This reminds everyone that even the top-notch engineers that work at Google are still humans. A bugfix that didn't really fix the bug is one of the more human things that can happen.
I surely make much more mistakes than the average Google engineer, and my overall output quality is lower but yet, I feel a bit better with myself today.
A top result in a Google search tells me: "According to 2016 annual report as of December 31, 2016 there was 27,169 employees in research and development and 14,287 in operations."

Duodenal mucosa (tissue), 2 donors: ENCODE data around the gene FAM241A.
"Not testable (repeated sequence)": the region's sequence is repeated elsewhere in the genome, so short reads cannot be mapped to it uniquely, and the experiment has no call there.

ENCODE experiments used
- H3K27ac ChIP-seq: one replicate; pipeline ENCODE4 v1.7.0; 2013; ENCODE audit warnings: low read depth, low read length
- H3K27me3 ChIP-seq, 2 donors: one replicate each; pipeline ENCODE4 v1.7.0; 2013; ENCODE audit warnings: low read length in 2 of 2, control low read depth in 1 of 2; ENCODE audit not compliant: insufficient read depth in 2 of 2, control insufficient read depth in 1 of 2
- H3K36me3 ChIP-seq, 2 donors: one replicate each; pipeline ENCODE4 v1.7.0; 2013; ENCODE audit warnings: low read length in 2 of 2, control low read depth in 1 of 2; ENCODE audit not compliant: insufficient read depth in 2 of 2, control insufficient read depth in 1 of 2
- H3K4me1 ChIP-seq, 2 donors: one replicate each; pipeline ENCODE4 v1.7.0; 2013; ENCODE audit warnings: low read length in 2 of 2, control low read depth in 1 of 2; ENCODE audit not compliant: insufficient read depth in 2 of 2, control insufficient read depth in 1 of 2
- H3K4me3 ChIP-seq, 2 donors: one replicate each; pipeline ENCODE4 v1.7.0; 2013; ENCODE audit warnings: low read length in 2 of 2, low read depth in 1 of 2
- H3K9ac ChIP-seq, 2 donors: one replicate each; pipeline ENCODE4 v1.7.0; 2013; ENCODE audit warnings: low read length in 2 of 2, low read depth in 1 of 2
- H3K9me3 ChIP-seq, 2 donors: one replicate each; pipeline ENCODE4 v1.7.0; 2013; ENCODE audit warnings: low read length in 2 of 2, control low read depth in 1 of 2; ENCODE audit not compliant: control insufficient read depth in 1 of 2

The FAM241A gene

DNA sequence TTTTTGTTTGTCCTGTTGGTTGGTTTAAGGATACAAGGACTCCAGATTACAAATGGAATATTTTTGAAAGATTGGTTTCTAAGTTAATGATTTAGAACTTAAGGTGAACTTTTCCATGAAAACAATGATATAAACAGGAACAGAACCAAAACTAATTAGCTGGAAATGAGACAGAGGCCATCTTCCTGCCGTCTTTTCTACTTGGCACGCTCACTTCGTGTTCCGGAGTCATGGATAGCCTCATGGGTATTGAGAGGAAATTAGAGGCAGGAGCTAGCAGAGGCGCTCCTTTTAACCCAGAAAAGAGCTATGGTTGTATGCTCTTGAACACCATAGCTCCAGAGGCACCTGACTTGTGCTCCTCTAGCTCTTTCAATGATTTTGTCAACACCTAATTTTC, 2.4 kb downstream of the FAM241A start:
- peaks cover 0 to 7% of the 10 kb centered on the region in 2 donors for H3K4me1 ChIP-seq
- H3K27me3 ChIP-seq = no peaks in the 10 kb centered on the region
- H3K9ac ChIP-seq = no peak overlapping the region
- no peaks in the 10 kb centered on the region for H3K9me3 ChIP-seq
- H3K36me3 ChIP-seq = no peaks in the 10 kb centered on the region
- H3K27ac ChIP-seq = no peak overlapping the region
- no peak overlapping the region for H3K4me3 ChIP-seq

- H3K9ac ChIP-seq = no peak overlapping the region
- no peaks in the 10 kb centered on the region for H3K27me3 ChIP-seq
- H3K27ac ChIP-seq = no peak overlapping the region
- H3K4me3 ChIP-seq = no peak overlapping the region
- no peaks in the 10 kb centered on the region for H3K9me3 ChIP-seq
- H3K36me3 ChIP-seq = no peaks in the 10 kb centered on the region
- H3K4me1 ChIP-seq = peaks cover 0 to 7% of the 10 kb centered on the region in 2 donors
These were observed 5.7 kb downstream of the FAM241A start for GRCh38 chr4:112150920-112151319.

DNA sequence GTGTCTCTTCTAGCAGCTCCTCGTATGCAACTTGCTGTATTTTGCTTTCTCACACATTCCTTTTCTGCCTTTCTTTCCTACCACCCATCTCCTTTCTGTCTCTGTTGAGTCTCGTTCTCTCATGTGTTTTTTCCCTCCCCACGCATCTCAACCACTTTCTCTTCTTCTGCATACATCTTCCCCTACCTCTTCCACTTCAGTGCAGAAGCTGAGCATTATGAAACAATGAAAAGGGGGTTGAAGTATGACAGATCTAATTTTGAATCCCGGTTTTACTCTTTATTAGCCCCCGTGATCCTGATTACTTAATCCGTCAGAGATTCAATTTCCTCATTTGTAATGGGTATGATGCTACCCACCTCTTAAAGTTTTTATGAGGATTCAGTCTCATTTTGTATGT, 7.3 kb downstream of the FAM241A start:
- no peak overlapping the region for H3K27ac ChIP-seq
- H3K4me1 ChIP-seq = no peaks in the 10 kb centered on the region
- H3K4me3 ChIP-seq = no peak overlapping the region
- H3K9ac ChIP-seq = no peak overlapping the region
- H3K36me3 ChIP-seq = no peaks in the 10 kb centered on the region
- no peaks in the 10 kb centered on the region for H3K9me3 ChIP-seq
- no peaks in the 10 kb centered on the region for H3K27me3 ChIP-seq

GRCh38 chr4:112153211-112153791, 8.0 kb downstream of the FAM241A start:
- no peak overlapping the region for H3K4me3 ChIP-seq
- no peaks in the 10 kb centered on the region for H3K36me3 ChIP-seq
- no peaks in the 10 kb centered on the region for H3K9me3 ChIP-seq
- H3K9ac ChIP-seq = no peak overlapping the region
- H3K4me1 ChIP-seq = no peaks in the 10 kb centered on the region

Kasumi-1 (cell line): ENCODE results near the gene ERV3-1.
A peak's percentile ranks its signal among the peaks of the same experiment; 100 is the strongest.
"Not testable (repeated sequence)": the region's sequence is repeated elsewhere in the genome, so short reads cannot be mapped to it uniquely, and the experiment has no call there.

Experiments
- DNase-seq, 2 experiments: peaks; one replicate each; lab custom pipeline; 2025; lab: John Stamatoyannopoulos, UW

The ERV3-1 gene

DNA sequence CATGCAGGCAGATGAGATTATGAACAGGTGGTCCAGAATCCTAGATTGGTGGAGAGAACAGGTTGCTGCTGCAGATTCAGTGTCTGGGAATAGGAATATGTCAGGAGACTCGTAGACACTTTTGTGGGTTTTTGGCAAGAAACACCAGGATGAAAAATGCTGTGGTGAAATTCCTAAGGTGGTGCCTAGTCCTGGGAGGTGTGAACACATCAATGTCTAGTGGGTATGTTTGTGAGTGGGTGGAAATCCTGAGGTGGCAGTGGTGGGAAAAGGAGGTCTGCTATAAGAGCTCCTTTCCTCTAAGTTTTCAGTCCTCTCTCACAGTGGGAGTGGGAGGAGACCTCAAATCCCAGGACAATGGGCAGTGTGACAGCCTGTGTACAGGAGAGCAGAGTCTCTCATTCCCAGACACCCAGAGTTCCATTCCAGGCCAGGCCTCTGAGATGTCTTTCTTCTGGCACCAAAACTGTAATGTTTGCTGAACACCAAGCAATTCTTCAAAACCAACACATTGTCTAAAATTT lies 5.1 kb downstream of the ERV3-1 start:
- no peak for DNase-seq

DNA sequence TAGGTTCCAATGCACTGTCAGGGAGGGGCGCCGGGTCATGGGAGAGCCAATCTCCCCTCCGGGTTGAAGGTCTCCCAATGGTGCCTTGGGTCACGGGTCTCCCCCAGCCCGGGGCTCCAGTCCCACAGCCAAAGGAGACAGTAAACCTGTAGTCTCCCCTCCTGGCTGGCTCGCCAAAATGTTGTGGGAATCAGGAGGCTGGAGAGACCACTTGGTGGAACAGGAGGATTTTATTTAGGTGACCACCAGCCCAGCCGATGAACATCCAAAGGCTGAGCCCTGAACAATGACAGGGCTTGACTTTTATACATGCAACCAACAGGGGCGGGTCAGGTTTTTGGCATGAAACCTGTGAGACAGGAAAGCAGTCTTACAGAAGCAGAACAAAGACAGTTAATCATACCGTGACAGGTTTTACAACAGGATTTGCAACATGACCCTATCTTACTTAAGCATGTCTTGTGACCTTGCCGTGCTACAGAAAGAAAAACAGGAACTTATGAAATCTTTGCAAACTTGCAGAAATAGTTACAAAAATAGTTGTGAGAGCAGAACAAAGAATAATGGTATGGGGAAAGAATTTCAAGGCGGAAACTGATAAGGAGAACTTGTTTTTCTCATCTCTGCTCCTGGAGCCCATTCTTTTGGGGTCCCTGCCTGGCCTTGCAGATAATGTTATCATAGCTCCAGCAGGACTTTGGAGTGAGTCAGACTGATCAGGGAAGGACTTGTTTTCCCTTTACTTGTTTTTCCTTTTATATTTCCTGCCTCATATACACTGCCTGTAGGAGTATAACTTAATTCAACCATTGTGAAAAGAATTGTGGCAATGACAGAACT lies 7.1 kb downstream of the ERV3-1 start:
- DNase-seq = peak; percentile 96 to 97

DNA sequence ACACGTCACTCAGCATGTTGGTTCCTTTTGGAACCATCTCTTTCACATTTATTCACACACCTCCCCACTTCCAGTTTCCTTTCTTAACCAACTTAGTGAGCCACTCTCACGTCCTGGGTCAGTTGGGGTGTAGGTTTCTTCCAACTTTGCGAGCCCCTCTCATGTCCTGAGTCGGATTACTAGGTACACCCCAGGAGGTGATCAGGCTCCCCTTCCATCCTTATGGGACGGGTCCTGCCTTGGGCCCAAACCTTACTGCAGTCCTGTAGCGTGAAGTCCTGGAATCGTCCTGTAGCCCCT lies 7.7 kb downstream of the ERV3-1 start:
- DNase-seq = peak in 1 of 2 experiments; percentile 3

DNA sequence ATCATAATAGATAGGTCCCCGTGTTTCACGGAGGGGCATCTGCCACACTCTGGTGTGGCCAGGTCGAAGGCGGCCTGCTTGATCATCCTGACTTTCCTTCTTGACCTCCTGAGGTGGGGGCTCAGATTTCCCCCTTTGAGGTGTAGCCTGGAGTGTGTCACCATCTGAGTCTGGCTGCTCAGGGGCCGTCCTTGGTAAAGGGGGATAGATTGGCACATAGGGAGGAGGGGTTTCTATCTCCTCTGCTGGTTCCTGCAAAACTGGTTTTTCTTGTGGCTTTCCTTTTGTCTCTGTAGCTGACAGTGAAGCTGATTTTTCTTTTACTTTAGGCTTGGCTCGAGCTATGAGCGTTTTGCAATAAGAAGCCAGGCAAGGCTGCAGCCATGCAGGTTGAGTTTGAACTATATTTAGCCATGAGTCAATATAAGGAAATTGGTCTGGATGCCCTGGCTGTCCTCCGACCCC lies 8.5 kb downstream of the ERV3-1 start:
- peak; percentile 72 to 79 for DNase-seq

With that many people, it is unreasonable to flat-out assume that everyone who works at Google is top-notch. This kind of stereotyping is insidious in the labor-market for people who are otherwise excellent but do not have the magic fairy dust of Google sprinkled on them.
It is important to remember that no matter how impressive the machinery looks from the outside, everything eventually traces back to a human being typing some text in some editor with an imperfect model of how some lego pieces fit together.